Gay actor to reappear on TV after 3-year banishment in conservative Korea
October 2, 2003
SEOUL — Three years ago, Hong Suk-chon was banished from television
after he revealed he was gay.
This week, the 32-year-old entertainer will reappear on a
television soap, playing an openly gay designer, in a sign that
South Korea is slowly opening up to homosexuality.
"I don't know about the older generation but there seems to be
less abhorrence against homosexuals compared to the past," Jung
Yol, who runs the Seoul-based Lesbian and Gay Human Rights
Federation, told The Associated Press Wednesday.
In 2000, Hong's coming out caused a sensation in South Korea, a
deeply Confucian society with a strong Catholic church that even
refused to acknowledge the existence of homosexuality, branding it
as a Western malaise.
In the past years, however, South Korea became much more open to
the issue with transsexual entertainer Ha Ri-soo making it to the
top in the industry and appearing in movies, a music video and live
Last year, a South Korean court declared Ha to be a woman and
allowed her to change her name.
South Korea's SBS television channel said Wednesday that Hong
will play a supporting role in a twice-a-week drama called
"Complete Love" starting Saturday for a three-month season.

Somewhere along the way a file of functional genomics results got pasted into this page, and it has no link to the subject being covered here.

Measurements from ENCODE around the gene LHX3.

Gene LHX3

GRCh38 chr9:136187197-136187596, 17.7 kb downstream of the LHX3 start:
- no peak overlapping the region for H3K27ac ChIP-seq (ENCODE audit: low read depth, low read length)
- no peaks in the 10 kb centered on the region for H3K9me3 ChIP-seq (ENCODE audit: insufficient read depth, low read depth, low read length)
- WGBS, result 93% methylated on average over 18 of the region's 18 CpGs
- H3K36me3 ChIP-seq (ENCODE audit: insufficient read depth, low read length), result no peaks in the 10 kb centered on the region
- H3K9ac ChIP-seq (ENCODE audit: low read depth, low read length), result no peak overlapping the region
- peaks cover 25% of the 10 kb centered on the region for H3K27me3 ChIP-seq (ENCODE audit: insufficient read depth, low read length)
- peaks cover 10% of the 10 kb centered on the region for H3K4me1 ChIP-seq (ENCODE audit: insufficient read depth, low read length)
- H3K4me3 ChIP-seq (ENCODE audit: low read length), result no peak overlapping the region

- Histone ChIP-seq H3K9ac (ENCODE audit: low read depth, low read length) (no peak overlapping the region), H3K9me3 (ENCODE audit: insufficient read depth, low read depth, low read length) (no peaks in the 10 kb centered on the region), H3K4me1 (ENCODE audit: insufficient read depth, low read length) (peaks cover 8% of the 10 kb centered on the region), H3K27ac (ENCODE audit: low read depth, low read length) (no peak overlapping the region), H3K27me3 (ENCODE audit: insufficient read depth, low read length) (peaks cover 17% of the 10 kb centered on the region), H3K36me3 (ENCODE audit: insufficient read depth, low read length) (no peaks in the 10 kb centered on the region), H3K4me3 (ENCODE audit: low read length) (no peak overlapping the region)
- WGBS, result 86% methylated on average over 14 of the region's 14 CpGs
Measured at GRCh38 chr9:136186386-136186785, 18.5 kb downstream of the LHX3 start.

Hong will share the primetime limelight with three top South
Korean actors in the drama, written by Kim Soo-hyun, one of South
Korea's most famous scriptwriters known for her family dramas.
"Complete Love," is a story about a man who takes care of his
wife dying from an incurable disease. Hong plays the friend of the
Last month, Hong spoke to Chosun Ilbo newspaper about his
jitters during his first time in the studio since the banishment.
"I am so happy and afraid ... I was shaking when I first stood
in front of the camera," said Hong, once a regular late night talk
show guest who also appeared on the country's leading children's
MBC TV banished Hong from the children's program and a radio
station canceled his sitcom contract after he made his sexual
orientation public in 2000 during an interview with a monthly
Hong, one of the most recognizable figures in South Korea
because of his shaved head and hyperactive and flamboyant TV roles,
soon lost all television roles and no producer would touch him. The
first Korean public figure to come out, Hong was bombarded with
The new lease of life given to his career by "Perfect Love" was
hailed by the Lesbian and Gay Human Rights Federation.
"It's only right that he has returned to TV. I hope that this
will set an example to end discrimination against homosexuals at
work places," said Jung, the federation chief.
He said Hong's coming out gave courage to many gay people to
disclose their sexuality.
Members of the federation recently marched through Seoul's
high-fashion avenue with "It's Raining Men" playing loudly. A
remarkable feature of the rally was that its participants - who
until then wore masks at news conferences - showed their faces.
South Korea does not outlaw homosexuality. But the gay rights
movement was nonexistent until the mid-1990s, when a few college
students began coming out at campus and a small group of
homosexuals began networking through Web sites. –Sapa-AP